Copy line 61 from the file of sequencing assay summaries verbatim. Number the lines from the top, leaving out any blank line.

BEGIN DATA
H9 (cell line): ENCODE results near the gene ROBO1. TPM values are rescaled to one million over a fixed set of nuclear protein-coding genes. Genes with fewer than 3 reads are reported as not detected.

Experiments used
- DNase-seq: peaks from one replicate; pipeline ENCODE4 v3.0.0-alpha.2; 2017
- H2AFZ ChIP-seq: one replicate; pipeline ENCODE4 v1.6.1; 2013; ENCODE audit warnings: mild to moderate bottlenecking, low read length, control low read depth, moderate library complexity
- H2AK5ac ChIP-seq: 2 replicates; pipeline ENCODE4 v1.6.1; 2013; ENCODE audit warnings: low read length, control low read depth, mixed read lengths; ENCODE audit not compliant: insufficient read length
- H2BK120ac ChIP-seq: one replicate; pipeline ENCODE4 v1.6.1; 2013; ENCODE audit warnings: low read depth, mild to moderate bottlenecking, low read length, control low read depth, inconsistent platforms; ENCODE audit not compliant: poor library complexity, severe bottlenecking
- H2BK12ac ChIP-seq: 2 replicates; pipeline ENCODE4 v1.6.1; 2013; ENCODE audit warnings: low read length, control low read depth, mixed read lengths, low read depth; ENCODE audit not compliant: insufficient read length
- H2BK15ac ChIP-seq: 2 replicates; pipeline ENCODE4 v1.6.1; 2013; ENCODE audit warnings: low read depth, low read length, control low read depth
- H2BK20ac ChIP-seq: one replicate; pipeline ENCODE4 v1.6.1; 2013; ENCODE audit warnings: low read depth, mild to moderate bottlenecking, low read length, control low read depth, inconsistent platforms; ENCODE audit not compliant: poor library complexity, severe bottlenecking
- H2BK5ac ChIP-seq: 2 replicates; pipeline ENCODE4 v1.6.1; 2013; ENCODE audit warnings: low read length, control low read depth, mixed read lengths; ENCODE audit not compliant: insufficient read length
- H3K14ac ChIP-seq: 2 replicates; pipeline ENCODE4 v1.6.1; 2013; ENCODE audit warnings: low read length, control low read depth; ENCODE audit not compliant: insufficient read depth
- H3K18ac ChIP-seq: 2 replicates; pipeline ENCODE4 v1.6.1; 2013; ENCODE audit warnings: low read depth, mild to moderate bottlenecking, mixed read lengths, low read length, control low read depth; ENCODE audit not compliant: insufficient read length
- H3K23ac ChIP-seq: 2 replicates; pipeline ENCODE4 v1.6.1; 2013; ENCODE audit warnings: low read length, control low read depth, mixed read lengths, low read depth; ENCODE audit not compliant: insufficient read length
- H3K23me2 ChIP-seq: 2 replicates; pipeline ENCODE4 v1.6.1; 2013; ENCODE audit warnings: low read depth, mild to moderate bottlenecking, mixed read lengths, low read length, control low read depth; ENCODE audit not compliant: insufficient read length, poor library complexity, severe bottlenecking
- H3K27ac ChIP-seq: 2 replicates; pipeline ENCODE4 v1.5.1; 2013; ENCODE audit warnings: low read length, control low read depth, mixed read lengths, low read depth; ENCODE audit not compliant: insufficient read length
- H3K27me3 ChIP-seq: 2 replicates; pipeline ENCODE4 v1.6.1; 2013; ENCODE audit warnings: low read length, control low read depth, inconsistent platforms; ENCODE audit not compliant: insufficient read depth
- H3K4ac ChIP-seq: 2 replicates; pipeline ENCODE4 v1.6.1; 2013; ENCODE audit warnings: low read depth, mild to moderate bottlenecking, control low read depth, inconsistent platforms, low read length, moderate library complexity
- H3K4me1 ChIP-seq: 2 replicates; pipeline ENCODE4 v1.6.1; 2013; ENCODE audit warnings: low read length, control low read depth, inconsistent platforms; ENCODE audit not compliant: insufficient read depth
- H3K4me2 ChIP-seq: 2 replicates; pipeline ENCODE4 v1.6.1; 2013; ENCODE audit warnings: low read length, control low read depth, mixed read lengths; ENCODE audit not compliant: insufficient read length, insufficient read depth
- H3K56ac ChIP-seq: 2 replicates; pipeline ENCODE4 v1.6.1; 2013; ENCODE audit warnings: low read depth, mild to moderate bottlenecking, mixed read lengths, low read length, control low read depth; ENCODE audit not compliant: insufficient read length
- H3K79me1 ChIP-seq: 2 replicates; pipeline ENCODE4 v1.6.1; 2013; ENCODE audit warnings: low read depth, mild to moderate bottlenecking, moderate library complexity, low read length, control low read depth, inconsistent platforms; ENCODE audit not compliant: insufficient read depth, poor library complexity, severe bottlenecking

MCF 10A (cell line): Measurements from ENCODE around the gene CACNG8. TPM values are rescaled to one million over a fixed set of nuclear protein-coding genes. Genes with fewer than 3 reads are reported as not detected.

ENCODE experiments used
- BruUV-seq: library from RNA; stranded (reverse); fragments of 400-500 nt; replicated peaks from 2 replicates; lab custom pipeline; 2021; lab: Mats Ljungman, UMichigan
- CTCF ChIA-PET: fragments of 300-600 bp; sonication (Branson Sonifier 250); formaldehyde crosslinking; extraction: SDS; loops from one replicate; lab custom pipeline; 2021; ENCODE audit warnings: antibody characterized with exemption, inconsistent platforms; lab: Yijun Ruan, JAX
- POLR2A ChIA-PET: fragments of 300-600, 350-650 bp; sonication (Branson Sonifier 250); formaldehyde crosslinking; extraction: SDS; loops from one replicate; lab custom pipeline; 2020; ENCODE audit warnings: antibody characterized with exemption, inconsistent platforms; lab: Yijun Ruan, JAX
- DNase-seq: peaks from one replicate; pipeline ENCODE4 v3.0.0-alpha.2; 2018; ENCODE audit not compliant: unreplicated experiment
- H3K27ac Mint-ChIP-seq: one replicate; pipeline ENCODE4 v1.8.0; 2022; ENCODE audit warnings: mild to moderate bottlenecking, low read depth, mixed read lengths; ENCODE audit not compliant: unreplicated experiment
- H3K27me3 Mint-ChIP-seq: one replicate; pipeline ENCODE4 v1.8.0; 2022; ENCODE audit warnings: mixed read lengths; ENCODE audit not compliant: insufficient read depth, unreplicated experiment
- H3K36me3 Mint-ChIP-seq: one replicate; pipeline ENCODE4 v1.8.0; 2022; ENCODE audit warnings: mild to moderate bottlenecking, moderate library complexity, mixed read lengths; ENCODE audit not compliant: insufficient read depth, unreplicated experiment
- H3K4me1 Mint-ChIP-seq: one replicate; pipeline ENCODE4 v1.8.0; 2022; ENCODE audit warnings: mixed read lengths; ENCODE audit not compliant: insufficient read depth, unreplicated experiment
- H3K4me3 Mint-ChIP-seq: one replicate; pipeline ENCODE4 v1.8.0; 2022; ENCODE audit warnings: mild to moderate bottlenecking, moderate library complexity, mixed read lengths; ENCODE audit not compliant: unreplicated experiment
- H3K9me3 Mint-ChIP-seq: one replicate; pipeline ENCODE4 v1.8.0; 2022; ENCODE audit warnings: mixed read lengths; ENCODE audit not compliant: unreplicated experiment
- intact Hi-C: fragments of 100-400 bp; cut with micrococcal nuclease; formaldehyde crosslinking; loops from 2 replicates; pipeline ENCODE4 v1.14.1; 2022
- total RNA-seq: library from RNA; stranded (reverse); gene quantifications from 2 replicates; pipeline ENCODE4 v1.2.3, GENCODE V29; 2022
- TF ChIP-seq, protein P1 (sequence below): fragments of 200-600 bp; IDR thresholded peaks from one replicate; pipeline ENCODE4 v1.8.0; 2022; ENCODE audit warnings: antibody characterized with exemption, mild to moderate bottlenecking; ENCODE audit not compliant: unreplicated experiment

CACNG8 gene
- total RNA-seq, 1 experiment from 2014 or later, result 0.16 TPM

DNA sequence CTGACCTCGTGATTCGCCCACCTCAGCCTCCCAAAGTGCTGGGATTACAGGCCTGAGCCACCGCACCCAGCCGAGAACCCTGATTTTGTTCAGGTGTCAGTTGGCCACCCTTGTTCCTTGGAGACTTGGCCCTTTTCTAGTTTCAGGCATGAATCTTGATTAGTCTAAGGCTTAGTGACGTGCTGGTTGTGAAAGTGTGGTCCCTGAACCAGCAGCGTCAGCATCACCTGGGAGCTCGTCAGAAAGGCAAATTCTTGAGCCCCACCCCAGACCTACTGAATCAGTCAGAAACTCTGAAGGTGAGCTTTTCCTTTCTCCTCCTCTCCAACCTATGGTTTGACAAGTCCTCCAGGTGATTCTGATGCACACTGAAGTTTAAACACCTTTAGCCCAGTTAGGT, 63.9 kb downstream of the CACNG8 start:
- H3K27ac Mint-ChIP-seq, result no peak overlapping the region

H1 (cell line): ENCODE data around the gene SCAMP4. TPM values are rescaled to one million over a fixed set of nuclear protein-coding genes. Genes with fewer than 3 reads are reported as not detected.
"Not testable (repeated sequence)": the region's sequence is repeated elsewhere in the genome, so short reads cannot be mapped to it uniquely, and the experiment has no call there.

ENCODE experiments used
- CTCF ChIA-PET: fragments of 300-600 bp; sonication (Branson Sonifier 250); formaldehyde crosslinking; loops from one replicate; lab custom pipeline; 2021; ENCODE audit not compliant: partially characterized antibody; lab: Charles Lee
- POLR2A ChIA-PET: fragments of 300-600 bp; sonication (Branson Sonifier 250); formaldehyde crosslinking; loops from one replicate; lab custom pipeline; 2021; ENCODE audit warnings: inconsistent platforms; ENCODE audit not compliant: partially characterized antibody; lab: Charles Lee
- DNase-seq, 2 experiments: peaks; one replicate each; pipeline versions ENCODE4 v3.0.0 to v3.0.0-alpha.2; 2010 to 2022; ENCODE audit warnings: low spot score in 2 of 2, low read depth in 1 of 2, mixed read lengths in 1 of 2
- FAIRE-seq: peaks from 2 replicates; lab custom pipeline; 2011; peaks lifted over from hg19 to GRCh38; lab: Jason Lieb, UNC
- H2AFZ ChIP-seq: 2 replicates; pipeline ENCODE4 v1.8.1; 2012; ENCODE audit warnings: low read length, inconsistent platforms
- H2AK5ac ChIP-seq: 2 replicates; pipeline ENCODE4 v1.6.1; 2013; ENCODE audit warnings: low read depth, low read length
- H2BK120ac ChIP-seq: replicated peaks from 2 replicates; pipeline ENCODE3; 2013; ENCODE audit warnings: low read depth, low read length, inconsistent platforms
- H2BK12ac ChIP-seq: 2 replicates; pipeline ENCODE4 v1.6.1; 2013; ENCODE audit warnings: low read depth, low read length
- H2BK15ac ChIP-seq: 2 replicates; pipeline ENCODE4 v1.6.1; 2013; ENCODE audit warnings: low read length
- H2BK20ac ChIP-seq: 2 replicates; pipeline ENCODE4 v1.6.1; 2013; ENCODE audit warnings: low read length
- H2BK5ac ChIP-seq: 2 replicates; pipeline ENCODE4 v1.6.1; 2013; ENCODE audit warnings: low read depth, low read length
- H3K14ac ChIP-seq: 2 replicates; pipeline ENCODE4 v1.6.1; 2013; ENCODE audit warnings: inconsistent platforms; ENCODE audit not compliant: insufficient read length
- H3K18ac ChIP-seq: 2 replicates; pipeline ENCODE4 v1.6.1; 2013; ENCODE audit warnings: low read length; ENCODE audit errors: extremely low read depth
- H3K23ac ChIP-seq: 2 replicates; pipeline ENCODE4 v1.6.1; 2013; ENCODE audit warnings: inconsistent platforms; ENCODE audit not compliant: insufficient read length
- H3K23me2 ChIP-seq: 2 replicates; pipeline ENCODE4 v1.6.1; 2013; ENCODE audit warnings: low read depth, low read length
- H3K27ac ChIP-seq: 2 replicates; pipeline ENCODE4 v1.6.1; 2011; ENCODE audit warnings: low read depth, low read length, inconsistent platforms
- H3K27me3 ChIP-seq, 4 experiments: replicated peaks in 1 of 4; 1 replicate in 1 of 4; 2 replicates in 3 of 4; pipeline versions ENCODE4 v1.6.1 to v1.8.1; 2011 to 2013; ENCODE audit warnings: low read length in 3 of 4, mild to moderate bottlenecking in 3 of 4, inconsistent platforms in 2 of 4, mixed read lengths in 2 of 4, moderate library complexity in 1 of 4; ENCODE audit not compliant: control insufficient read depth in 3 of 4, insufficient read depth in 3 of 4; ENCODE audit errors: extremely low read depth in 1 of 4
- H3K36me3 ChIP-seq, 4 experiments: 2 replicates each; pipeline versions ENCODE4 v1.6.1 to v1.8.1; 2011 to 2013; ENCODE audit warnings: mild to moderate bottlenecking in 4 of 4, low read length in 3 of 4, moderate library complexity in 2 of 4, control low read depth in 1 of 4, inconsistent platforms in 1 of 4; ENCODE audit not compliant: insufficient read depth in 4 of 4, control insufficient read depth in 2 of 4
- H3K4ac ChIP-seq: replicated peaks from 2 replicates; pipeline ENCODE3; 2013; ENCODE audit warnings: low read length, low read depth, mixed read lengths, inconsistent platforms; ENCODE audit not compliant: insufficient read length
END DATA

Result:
- H3K36me3 ChIP-seq, 4 experiments: 2 replicates each; pipeline versions ENCODE4 v1.6.1 to v1.8.1; 2011 to 2013; ENCODE audit warnings: mild to moderate bottlenecking in 4 of 4, low read length in 3 of 4, moderate library complexity in 2 of 4, control low read depth in 1 of 4, inconsistent platforms in 1 of 4; ENCODE audit not compliant: insufficient read depth in 4 of 4, control insufficient read depth in 2 of 4